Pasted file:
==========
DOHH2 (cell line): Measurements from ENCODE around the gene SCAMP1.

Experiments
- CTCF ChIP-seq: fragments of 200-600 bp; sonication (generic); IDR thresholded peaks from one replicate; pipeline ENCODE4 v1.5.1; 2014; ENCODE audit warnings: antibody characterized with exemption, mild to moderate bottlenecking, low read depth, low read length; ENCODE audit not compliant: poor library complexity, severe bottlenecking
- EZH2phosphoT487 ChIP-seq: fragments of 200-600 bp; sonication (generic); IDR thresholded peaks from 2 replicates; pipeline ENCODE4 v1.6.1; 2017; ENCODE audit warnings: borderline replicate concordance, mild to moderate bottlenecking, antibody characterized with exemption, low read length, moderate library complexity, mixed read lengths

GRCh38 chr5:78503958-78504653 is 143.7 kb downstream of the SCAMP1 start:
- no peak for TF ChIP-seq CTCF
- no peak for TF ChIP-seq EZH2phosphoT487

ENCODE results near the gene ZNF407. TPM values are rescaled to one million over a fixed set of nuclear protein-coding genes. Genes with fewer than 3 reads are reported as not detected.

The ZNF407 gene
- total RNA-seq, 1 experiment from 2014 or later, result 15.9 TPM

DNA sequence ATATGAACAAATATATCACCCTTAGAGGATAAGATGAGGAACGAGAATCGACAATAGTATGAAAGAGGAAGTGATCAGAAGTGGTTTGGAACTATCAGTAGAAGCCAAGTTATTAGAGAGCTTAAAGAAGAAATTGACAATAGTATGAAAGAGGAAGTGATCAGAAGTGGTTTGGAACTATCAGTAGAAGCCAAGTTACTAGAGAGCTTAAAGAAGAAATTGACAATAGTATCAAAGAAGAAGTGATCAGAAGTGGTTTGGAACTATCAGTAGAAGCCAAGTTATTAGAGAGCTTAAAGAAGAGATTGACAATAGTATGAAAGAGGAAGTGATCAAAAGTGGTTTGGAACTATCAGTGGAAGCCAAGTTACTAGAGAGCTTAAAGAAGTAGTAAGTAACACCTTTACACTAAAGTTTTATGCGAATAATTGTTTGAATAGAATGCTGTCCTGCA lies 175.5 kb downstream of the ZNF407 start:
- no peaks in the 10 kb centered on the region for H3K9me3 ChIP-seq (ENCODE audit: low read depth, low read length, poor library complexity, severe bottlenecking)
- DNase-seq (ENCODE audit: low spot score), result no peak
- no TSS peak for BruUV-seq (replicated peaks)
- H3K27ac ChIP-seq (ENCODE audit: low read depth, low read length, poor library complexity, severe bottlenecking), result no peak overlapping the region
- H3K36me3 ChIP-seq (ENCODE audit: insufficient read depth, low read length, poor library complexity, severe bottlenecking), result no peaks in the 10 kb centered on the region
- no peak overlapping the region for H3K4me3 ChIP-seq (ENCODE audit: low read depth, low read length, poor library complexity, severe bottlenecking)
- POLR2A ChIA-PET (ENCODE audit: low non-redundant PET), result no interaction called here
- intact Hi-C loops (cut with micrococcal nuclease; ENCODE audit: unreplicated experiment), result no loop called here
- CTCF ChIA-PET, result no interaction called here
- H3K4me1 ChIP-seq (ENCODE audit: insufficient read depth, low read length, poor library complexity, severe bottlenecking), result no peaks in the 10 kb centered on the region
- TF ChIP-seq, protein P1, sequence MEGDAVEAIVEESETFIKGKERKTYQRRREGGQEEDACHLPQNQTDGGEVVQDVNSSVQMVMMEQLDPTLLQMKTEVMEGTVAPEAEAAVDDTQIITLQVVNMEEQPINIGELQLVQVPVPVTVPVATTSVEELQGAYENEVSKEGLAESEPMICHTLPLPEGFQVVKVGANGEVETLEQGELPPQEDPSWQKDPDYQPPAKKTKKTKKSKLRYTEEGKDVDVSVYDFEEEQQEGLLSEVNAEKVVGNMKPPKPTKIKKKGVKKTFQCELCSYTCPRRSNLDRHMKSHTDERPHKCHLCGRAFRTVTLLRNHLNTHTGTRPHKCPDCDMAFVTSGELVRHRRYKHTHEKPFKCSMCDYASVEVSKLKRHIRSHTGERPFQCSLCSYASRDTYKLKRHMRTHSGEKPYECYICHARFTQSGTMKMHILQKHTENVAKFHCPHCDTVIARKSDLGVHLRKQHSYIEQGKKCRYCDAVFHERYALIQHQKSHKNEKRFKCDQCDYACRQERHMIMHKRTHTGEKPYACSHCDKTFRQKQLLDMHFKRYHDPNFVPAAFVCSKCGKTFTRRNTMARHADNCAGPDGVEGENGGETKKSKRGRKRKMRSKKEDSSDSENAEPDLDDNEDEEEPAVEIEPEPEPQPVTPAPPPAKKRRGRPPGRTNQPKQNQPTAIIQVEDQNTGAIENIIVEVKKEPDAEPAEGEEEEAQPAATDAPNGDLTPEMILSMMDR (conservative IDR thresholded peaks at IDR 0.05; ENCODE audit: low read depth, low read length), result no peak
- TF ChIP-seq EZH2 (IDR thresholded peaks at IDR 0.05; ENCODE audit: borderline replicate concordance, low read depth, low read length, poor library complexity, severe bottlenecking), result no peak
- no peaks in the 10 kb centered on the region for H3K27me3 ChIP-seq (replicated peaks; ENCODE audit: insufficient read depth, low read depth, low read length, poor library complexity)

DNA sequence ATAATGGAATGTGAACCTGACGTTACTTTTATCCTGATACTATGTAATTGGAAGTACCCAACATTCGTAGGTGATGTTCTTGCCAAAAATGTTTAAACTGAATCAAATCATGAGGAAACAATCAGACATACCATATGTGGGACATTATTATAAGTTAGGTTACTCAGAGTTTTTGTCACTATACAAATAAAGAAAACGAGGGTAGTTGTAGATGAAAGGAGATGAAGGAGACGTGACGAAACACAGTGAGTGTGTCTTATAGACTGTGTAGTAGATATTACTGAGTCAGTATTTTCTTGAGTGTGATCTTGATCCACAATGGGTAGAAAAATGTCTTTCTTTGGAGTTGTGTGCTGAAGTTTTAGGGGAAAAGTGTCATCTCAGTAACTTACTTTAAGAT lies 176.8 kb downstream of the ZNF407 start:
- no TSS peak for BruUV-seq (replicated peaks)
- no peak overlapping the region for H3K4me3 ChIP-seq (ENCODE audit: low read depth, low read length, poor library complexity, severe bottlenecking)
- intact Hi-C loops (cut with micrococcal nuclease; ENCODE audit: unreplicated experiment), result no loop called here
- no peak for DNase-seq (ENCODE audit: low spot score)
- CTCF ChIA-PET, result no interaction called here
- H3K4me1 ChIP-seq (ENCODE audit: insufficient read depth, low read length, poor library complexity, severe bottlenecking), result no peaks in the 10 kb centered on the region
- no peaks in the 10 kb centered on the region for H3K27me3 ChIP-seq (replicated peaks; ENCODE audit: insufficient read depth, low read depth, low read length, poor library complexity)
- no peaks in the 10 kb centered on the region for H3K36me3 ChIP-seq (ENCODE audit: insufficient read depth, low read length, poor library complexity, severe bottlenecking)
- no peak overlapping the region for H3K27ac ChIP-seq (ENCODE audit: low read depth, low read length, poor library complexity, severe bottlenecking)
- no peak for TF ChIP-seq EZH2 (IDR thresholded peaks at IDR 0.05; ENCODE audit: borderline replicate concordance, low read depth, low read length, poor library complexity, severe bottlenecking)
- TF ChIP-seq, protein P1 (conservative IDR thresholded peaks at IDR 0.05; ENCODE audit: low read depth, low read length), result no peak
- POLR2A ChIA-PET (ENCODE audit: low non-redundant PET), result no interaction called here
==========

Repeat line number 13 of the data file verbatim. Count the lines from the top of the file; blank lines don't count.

- DNase-seq (ENCODE audit: low spot score), result no peak